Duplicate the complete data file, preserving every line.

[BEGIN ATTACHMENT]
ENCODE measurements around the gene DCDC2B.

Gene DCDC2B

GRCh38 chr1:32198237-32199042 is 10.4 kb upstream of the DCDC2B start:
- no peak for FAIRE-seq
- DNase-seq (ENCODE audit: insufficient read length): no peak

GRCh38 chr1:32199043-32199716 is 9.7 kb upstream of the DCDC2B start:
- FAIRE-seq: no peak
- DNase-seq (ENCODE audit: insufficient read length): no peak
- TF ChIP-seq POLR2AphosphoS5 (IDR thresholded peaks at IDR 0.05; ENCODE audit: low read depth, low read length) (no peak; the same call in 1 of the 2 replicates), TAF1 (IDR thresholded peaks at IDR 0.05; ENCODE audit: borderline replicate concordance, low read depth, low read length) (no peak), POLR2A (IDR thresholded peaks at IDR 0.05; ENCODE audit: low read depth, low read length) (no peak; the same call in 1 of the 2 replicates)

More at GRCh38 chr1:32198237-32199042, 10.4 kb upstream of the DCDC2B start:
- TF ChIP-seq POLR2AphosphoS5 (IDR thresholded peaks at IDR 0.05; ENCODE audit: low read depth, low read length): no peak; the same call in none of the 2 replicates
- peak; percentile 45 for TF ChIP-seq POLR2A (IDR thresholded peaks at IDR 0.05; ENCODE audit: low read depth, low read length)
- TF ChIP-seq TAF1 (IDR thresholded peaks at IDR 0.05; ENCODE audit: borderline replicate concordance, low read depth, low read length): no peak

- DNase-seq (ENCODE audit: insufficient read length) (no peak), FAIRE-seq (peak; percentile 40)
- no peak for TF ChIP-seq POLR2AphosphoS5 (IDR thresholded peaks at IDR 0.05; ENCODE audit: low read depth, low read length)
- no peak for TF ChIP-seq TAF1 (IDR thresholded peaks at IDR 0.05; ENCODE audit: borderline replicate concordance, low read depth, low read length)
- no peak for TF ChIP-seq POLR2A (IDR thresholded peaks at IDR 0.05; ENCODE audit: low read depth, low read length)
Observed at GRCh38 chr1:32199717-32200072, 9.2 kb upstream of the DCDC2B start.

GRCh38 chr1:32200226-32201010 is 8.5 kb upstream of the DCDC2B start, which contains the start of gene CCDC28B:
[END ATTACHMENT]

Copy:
ENCODE measurements around the gene DCDC2B.

Gene DCDC2B

GRCh38 chr1:32198237-32199042 is 10.4 kb upstream of the DCDC2B start:
- no peak for FAIRE-seq
- DNase-seq (ENCODE audit: insufficient read length): no peak

GRCh38 chr1:32199043-32199716 is 9.7 kb upstream of the DCDC2B start:
- FAIRE-seq: no peak
- DNase-seq (ENCODE audit: insufficient read length): no peak
- TF ChIP-seq POLR2AphosphoS5 (IDR thresholded peaks at IDR 0.05; ENCODE audit: low read depth, low read length) (no peak; the same call in 1 of the 2 replicates), TAF1 (IDR thresholded peaks at IDR 0.05; ENCODE audit: borderline replicate concordance, low read depth, low read length) (no peak), POLR2A (IDR thresholded peaks at IDR 0.05; ENCODE audit: low read depth, low read length) (no peak; the same call in 1 of the 2 replicates)

More at GRCh38 chr1:32198237-32199042, 10.4 kb upstream of the DCDC2B start:
- TF ChIP-seq POLR2AphosphoS5 (IDR thresholded peaks at IDR 0.05; ENCODE audit: low read depth, low read length): no peak; the same call in none of the 2 replicates
- peak; percentile 45 for TF ChIP-seq POLR2A (IDR thresholded peaks at IDR 0.05; ENCODE audit: low read depth, low read length)
- TF ChIP-seq TAF1 (IDR thresholded peaks at IDR 0.05; ENCODE audit: borderline replicate concordance, low read depth, low read length): no peak

- DNase-seq (ENCODE audit: insufficient read length) (no peak), FAIRE-seq (peak; percentile 40)
- no peak for TF ChIP-seq POLR2AphosphoS5 (IDR thresholded peaks at IDR 0.05; ENCODE audit: low read depth, low read length)
- no peak for TF ChIP-seq TAF1 (IDR thresholded peaks at IDR 0.05; ENCODE audit: borderline replicate concordance, low read depth, low read length)
- no peak for TF ChIP-seq POLR2A (IDR thresholded peaks at IDR 0.05; ENCODE audit: low read depth, low read length)
Observed at GRCh38 chr1:32199717-32200072, 9.2 kb upstream of the DCDC2B start.

GRCh38 chr1:32200226-32201010 is 8.5 kb upstream of the DCDC2B start, which contains the start of gene CCDC28B: